This PNW Waterfall Looks Like Rivendell


Multnomah Falls is located 48 kilometres east of Portland, Oregon—but it looks straight out of The Lord of the Rings.

With an elegant bridge crossing a mystical waterfall, Multnomah Falls looks like something out of the pages of Narnia or the elven architecture of Rivendell.

But on Earth, you can find it in Oregon.

Multnomah Falls is the tallest waterfall in the state and the second highest in the US. The water cascades 620 feet (189 metres) in a stunning line, folding over the edges of a cliff and tumbling beneath Benson Bridge. According to a local legend, the waterfall was formed after a chief’s daughter threw herself from the top of the cliff to save her people.

I visited this spectacular site in May. We woke up in Portland to overcast skies at 6:30 a.m. on a Friday, hoping to get ready, leave early and avoid the crowds.

We arrived at a mostly empty parking lot with a partial view of the falls around 8:20 a.m. We followed the pedestrian walkway under the freeway and continued along a paved path to the viewing platform.

The waterfall thundered from above, pouring buckets from an endless spout. Moss-covered rocks and earthy green trees framed the cascade and silver-tinted Benson Bridge. We were lucky to have the viewpoint to ourselves for a few moments. There is a bench for those who want to linger and watch the frothing water drop.

We followed a few stairs and an inclined trail to the footbridge, which was constructed in 1914. Past the bridge, we reached another viewing platform where the waterfalls’ mist soaked us in a refreshing glaze.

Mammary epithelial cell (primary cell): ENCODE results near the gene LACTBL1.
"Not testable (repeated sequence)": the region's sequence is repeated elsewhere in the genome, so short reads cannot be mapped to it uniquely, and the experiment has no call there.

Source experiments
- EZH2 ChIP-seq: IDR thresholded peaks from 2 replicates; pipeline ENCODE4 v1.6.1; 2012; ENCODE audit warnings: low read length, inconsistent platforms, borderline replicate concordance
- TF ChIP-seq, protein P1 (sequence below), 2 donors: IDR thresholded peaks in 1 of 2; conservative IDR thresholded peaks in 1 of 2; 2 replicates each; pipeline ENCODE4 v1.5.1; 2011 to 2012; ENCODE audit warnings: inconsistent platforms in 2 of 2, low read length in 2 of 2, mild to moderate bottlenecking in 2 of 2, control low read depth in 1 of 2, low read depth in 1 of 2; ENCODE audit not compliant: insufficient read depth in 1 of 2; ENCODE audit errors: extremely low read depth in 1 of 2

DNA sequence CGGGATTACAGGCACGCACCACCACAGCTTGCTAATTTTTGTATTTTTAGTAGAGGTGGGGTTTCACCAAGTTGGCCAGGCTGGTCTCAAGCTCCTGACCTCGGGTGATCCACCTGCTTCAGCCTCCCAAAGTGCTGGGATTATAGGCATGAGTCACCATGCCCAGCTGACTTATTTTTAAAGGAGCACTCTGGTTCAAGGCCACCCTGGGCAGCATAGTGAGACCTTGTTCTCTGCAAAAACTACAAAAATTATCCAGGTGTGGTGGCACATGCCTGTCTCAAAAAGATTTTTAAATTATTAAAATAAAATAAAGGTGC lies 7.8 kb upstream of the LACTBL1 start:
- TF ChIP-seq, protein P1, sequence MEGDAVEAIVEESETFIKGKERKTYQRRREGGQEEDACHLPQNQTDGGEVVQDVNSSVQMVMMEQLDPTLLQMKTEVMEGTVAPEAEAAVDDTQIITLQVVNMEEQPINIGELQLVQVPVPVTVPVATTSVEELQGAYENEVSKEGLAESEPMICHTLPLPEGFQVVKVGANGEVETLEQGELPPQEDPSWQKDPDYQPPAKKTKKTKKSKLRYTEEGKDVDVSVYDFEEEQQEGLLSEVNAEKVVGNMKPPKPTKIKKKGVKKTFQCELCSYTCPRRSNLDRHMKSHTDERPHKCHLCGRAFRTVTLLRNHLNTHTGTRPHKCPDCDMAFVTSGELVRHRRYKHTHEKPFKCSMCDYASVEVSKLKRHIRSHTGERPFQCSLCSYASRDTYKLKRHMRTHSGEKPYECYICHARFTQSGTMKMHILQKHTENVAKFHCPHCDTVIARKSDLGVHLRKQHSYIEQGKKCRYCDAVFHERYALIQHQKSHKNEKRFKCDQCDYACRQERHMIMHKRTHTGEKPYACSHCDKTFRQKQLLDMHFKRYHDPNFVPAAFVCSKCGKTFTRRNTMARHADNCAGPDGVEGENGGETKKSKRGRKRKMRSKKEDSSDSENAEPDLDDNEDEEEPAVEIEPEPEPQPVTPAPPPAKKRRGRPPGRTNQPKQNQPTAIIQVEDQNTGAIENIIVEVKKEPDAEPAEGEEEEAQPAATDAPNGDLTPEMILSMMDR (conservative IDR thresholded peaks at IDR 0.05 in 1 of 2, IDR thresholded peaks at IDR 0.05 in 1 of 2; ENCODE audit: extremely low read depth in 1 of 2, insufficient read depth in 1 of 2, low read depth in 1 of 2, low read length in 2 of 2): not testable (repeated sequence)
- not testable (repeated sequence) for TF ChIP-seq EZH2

Hiking along the asphalt path to the top of the falls, we climbed for about two kilometres, gaining around 240 metres of elevation. Red-flowering currant wildflowers laced the trail, which was wet, muddy and eroded in sections. After climbing up and down 11 switchbacks, my legs were burning, but the views were astounding—not just of the waterfall, but across the freeway to the Columbia River Gorge.

It took us around 40 minutes to reach the top, where we leaned over the vertigo-inducing viewing platform to watch the water tumble down the cliff. It was beautiful and terrifying.

Alison Karlene Hodgins

After a knee-twinging descent, we warmed up in the Multnomah Falls Lodge Restaurant with a view of the narrow cascade. This historic building was built in 1925. It’s a lovely, calming space, built with every type of stone found in the Columbia River Gorge and updated with elevator access to the cozy, warm dining room. As I rested my weary feet, a wood-burning fire transported me to the past, and I wondered if the Pacific Northwest might be in Middle-earth after all.

Alison Karlene Hodgins

Know Before You Go:

  • Parking is free, but it’s limited—consider taking a shuttle
  • The main parking lot is directly off I-84 (Exit 31 on your left). It’s about a 30-minute drive from Portland, Oregon
  • Timed Use Permits are required from May 26 to September 4
  • This is the most visited natural recreation site in the Pacific Northwest. Be prepared to share your views with 2+ million annual visitors
  • There is a Visitor Center, restaurant, gift shop, snack bar, coffee kiosk and restrooms with flush toilets

Alison Karlene Hodgins